3. The cover of that magazine is beautiful. At first glance it could be either a current edition or something discovered from decades past.

    I liked the comment about not knowing whether it’s lunchtime or Tuesday 🙂 My husband (who is self employed) has worked everyday except Christmas Day and Boxing Day, including weekends. His workload is always hectic through November and December but in past years we would escape the tourist crowds in our town and go elsewhere for a week or two. Sometimes doing a ‘houseswap’ with family – a win-win as everyone had a change of scenery and accommodation was free. But due to financial pressures we have stayed home and he has worked as much as he can. However, we have made some allowances – such as yesterday morning we woke early, packed our things and drove about 30 minutes to one of our favourite estuarine rivers and had a swim. There were loads of little and not-so-little fish being dragged along with the tide and teens were doing somersaults from the bridge railings into the water below. This little town also swells to bursting with holiday crowds but at 8am only the early birds were about and it was lovely. His first job was delayed due to unforeseen circumstances so we decided to wander to the local bakery cum cafe and enjoyed a coffee (him) and a fresh pastry each. Most of the fellow patrons were dog-walkers and swimmers so we were all a bit scruffy and wet-haired which added to the relaxed atmosphere. He then went off to work, I went to do the grocery shopping and our days proceeded as usual.

    Is that the new covering on the cream couch/sofa ? I recall you mentioning many posts ago about having it reupholstered. (Mind you my memory is so patchy I could be entirely mistaken 🙂 ). If so, it looks lovely. We have a large cream couch which was given to husband second-hand in his bachelor days. It is excellent quality, very comfortable and requires several strong blokes to lift it. We have removed the cushion covers only once to wash in the machine but otherwise spot cleaning the odd mark has kept it looking good. I use cushions to inject colour and occasionally replace them when I’ve found something on sale that has caught my eye. Cushions and a throw or cover are easier to replace rather than a whole couch. I shudder at the amount that goes to landfill.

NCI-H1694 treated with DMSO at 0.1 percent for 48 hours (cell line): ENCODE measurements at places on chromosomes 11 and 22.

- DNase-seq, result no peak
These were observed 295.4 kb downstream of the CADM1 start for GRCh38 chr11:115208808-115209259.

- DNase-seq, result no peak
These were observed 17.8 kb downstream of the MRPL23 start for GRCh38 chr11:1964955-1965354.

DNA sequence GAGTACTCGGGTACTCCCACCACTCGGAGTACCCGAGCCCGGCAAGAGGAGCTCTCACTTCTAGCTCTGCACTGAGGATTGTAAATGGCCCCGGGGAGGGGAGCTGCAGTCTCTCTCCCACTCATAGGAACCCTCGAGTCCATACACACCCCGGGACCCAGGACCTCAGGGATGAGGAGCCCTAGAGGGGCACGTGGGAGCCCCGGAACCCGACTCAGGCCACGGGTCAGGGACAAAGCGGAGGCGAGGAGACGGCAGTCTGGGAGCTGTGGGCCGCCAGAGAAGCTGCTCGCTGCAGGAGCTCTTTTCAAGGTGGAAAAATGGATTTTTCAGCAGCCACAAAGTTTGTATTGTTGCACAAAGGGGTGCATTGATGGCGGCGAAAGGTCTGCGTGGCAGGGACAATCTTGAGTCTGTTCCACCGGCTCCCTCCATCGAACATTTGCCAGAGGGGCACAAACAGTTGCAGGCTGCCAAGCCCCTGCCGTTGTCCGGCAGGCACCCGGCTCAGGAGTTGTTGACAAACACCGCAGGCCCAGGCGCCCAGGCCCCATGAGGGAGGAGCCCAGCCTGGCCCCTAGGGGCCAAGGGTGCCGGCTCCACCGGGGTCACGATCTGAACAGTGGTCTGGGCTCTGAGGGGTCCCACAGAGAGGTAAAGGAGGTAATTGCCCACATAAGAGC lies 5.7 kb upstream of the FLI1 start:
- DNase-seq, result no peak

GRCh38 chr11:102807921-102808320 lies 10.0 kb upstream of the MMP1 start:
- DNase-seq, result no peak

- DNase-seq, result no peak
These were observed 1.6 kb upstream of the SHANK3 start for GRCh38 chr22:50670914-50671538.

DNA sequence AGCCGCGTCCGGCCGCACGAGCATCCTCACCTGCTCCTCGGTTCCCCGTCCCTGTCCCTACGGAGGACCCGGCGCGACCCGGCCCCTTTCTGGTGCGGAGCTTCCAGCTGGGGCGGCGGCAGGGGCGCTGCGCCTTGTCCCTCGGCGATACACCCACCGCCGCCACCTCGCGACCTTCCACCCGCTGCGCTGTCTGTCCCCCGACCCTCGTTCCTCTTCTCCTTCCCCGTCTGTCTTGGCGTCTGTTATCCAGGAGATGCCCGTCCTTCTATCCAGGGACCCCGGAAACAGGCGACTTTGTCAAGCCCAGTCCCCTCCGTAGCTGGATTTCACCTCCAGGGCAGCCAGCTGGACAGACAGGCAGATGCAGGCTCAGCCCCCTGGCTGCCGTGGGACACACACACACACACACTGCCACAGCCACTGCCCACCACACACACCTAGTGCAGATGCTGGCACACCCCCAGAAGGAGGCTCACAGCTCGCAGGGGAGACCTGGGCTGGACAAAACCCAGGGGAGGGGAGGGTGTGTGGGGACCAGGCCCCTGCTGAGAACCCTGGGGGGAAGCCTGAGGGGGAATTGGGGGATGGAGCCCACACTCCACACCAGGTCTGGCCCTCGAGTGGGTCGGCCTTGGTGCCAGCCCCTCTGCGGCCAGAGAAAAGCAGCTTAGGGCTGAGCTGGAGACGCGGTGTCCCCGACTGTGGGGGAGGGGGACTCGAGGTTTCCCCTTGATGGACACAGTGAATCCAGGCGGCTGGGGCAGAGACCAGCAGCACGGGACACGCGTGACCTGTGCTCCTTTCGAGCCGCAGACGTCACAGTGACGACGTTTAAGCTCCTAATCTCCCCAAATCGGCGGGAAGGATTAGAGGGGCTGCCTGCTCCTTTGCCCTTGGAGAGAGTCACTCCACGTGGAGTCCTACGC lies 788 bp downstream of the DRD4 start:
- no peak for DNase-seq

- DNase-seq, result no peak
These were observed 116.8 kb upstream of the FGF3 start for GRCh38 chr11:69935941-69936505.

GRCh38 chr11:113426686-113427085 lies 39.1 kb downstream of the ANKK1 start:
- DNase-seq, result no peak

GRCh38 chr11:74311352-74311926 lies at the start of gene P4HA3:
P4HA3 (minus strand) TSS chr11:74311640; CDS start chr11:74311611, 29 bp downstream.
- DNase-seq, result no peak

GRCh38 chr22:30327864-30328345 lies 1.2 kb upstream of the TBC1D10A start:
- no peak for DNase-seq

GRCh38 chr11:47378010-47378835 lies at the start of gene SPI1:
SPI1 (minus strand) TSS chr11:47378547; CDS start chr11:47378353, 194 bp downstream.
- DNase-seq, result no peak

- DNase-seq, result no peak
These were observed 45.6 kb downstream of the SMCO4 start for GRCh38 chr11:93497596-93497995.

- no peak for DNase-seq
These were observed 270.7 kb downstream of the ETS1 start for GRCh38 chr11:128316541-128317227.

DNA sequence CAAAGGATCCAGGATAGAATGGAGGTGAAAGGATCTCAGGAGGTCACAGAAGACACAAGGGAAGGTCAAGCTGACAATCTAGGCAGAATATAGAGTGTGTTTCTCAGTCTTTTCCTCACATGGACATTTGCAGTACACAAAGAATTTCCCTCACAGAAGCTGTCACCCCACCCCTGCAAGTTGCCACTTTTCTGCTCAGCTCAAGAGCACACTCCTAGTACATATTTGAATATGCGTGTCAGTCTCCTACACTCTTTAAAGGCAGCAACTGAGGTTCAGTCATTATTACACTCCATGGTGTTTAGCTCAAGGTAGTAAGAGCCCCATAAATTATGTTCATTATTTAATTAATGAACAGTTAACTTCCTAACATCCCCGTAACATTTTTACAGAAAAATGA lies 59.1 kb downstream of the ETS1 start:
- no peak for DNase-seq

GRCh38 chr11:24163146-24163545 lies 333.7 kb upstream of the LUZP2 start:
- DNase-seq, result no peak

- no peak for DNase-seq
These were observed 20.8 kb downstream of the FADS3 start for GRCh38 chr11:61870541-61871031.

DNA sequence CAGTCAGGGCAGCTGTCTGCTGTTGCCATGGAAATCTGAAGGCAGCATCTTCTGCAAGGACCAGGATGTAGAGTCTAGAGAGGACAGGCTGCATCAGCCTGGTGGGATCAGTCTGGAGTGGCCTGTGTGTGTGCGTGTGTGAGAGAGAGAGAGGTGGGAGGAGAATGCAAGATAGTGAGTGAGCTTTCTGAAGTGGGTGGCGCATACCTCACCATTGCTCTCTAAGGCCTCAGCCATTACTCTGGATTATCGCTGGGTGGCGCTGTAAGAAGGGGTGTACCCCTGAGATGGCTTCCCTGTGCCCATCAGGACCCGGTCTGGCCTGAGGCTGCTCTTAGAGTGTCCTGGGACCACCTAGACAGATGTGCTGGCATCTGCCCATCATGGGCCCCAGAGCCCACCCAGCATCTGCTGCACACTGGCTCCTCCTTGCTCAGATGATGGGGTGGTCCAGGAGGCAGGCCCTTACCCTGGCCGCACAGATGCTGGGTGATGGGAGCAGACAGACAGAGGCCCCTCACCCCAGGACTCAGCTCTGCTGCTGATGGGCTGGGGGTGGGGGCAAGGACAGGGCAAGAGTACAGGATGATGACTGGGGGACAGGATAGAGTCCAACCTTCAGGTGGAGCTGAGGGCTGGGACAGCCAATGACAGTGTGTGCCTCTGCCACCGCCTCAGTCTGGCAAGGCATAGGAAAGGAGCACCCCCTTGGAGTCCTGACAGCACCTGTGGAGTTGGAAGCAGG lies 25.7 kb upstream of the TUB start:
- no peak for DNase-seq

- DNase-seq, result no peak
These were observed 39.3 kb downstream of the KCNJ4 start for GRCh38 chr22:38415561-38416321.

The photos of your loungeroom look very cozy and inviting. The terracotta couch looks very different without the table behind it – the curved back is striking. I would leave it revealed for that reason alone 🙂

    • Margaret Powling

      How lovely that river estuary sounded, Lara, it’s hard to imagine the heat and needing to swim when most of our country is under snow! I’m sorry your husband has had to work so hard and I dare say that the swim will have done him the world of good, even the café sounded such a lovely, relaxing place to be.
      Last year we had new covers made for the ivory-coloured sofa. It’s by a company called Multiyork and we heard recently that they had gone into receivership and were not holding closing-down sales throughout their shops (they have many shops throughout the UK). We are so glad we opted to have new covers made last year and even a space pair of seat covers, which are the ones which get the most wear. Sad that such a good company who make excellent furniture has gone to the wall. The terracotta sofa is by Collins & Hayes and, as I say, was bought in 1985 when we moved here and we had that reupholstered in 2002. I do use a light wool throw now on the ivory-coloured sofa, which is cosy in winter and also prevents me from dropping pieces of chocolate onto it. Ivory upholstery and chocolate are not a good combination!